Connecting Data: Foster Care Placements and Substance Abuse

Connecting Data: Foster Care Placements and Substance Abuse

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Tuesday, November 22, 2016

In Dutchess County, more children are entering foster care, even though rates of reported child abuse and neglect are not rising. What is the cause?

The number of children placed in foster care in Dutchess County has risen substantially since 2011. The 176 new placements in 2015 were the highest total since 2002, and represent a 59% increase from 2011, when 111 children entered care. This contrasts with a decline in placements over this period in Orange and Ulster counties. It should be noted that among the three counties, Dutchess still the lowest rate of foster care placement per 1,000 children.

Children are placed into foster care when they have been abused or neglected by their parent or guardian and that parent is unable to safely care for that child. Foster care is supposed to be a temporary placement for a child, after which they can return home to their parent, be adopted by a foster parent, or have legal guardianship transferred to a relative. Each county in New York State administers its own child welfare system, and rates of placement into foster care vary considerably across the state. The decision to place a child in foster care is guided by federal, state, and local policies, the assessments conducted by Child Protective Services (CPS) staff, historic practices within a county, and ultimately by the perspective of family court judges who decide whether or not to place a child into foster care.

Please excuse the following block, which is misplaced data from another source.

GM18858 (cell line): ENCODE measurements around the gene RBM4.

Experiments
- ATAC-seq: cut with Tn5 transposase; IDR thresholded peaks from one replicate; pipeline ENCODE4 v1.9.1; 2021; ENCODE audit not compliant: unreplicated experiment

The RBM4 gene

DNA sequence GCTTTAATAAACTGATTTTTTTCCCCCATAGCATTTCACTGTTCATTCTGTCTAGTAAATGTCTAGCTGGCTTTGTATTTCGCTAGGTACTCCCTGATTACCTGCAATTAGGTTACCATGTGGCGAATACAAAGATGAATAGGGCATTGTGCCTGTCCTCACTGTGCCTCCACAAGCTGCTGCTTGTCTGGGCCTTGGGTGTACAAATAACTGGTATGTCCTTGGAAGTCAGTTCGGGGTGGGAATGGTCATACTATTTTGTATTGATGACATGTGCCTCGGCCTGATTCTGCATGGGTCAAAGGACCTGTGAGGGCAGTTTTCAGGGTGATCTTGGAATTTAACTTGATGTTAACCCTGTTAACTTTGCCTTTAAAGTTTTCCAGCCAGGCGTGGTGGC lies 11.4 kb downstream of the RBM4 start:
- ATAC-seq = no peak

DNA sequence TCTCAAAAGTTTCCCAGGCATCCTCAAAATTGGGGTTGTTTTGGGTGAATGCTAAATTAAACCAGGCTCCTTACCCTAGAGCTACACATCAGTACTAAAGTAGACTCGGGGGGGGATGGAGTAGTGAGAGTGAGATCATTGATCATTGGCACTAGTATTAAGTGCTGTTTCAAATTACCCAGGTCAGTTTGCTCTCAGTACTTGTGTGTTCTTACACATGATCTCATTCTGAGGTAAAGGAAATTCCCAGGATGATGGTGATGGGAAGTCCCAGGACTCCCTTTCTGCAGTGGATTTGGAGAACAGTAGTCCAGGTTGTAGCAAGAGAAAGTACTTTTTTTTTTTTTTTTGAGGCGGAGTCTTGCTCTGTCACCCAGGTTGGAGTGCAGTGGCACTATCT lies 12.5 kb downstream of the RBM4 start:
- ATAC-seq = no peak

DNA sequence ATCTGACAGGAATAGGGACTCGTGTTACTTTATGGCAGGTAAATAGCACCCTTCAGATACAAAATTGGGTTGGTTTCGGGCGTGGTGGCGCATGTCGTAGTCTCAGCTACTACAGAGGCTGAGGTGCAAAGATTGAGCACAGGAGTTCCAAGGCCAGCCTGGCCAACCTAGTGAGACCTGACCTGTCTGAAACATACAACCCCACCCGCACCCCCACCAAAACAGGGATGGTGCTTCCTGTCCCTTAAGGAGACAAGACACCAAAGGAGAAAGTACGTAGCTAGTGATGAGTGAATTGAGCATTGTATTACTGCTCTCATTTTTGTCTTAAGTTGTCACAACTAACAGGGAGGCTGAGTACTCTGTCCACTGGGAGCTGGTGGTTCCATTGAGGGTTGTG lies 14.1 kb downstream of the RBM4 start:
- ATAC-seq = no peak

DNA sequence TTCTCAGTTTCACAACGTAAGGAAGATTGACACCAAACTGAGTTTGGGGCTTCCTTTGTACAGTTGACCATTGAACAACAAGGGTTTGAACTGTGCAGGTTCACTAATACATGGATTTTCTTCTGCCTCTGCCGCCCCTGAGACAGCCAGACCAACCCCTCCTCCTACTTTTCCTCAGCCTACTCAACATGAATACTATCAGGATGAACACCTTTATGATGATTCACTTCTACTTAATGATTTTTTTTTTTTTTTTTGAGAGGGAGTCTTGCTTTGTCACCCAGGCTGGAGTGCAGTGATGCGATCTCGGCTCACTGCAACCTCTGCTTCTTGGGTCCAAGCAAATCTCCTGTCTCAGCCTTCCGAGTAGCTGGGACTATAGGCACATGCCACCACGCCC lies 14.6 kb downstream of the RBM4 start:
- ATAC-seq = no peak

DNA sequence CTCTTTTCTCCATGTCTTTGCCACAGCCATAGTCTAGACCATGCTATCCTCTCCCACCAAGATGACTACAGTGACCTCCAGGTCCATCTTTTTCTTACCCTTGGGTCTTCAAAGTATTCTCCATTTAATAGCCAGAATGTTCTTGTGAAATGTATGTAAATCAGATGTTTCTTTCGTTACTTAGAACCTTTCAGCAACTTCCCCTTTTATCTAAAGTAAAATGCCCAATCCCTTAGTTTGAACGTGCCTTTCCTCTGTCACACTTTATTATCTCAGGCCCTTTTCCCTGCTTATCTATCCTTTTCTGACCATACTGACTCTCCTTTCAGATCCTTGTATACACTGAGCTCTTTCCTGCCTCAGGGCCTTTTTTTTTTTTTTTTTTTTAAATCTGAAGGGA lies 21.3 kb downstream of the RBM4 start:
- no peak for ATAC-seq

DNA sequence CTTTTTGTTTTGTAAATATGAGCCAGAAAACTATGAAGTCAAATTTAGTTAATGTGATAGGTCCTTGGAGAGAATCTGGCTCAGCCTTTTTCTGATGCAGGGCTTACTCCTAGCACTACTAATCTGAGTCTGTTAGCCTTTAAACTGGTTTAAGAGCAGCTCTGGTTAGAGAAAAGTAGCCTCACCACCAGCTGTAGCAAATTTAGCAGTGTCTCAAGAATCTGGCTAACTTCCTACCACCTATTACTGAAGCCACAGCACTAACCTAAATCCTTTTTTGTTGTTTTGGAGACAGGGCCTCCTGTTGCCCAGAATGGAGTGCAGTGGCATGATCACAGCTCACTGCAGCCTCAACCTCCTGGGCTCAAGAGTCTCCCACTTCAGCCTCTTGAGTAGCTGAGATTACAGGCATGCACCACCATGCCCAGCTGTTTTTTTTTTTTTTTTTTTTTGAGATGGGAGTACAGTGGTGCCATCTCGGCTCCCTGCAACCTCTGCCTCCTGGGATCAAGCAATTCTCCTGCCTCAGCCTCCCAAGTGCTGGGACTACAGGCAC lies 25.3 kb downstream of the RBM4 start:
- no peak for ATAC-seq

The vast majority of children come into foster care as the result of a finding of abuse or neglect against their parent or guardian (while a small number are voluntarily placed into care), so the rate of child maltreatment must also be going up, right? Interestingly, no. The number of children abused or neglected in Dutchess has actually fallen since 2011.